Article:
The side of the branch coupling diametrically opposite the locking structure thereof may include alignment members for aligning the edges of the branch coupling opposite the locking structure. The alignment structures may include ribs and grooves that interengage when the first and second halves of the coupling are rotated into the closed position.
A coupling in accordance with a first embodiment of the invention is identified generally by the numeral 10 in
The first semi-cylindrical half 12 of the coupling 10 includes a free edge 22 substantially diametrically opposite the hinge 16. A locking ridge 24 is formed on the outer circumferential surface of the first cylindrical half 12 at a location spaced slightly from the free edge 22. The locking ridge 24 projects out from the outer circumferential surface of the first semi-cylindrical half 12 and extends substantially completely along the length of the first semi-cylindrical half 12. The locking ridge 24 defines a substantially right angle positioning step 26 along the longitudinal side of the locking ridge 24 closer to the free edge 22 and a substantially right angle locking step 28 on the side of the locking ridge 24 opposite the positioning step 26.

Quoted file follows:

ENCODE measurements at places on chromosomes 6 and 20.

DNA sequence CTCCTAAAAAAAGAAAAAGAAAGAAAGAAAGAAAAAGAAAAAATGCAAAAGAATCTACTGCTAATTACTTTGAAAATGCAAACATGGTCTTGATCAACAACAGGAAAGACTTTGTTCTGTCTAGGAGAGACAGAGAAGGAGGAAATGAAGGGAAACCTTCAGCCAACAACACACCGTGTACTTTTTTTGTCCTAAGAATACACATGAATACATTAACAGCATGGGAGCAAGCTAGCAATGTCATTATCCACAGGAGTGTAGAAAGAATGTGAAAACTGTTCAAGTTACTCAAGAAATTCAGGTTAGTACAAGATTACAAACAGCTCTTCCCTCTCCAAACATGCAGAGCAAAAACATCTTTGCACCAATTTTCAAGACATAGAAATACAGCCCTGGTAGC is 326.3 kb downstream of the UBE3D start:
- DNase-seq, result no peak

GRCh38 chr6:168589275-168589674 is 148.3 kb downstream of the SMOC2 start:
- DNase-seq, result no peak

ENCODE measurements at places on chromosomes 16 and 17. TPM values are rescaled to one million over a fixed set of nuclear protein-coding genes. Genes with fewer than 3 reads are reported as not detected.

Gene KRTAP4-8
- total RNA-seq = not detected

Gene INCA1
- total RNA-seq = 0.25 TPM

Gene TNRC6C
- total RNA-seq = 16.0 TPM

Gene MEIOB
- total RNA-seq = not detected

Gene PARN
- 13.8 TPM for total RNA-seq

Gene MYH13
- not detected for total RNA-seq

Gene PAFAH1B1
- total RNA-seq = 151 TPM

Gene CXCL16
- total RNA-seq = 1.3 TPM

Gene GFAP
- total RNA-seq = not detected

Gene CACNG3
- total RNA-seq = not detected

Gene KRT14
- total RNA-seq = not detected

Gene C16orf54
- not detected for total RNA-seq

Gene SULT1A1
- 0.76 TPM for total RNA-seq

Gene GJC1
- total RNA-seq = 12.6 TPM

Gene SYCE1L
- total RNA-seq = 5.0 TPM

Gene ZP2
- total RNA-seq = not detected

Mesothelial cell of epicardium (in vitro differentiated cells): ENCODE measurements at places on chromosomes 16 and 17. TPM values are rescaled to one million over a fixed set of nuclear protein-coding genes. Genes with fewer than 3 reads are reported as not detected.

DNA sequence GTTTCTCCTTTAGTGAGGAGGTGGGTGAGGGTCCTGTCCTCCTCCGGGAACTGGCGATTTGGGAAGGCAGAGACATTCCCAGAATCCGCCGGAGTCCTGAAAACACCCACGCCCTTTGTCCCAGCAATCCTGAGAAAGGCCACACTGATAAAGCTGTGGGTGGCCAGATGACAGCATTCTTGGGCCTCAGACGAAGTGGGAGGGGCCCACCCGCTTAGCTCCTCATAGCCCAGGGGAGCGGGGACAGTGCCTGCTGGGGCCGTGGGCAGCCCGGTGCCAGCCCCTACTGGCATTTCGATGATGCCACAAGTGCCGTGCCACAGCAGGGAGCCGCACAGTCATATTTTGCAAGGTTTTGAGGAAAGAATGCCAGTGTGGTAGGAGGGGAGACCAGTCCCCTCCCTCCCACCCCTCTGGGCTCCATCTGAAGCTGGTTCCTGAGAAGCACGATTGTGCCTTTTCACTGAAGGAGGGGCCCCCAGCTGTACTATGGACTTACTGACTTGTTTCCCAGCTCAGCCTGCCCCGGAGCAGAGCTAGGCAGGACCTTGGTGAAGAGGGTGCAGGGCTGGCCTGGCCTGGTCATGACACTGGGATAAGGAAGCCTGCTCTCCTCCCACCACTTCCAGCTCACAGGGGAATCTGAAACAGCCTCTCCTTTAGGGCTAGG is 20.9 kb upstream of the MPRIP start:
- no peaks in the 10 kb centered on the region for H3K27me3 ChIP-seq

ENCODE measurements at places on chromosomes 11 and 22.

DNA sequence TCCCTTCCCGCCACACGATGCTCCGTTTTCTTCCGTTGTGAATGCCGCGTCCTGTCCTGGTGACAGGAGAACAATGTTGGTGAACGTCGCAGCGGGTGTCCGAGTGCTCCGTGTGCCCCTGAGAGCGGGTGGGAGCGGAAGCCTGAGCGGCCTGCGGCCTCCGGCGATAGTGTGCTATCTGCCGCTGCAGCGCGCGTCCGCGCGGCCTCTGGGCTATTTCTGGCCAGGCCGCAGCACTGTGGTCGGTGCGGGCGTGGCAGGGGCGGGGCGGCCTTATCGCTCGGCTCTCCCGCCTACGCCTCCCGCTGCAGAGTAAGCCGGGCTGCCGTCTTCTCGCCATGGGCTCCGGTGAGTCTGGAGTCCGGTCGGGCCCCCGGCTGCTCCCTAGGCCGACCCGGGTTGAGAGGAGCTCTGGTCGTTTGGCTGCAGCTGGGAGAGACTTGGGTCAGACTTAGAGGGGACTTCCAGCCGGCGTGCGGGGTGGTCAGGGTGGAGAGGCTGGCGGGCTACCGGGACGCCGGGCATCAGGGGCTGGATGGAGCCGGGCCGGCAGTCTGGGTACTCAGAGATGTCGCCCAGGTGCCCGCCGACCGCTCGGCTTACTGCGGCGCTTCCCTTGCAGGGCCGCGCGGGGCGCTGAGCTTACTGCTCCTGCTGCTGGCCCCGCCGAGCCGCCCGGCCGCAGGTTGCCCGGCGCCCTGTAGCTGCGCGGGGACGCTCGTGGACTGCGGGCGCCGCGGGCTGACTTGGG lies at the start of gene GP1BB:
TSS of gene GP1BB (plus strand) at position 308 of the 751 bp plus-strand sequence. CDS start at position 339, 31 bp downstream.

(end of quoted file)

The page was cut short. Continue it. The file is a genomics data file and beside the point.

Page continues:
The second half 14 includes a second positioning step 30 facing inwardly thereon at a location near the ends of the corrugations 18 furthest from the hinge 16. The second positioning step 30 is dimensioned and disposed to nest with the first positioning step 26 defined by the locking ridge 24 on the first half 12. This interengagement of the first and second positioning steps 26 and 30 substantially prevents the free edge 22 of the first half 12 from deflecting outwardly when the coupling 10 is in the closed position.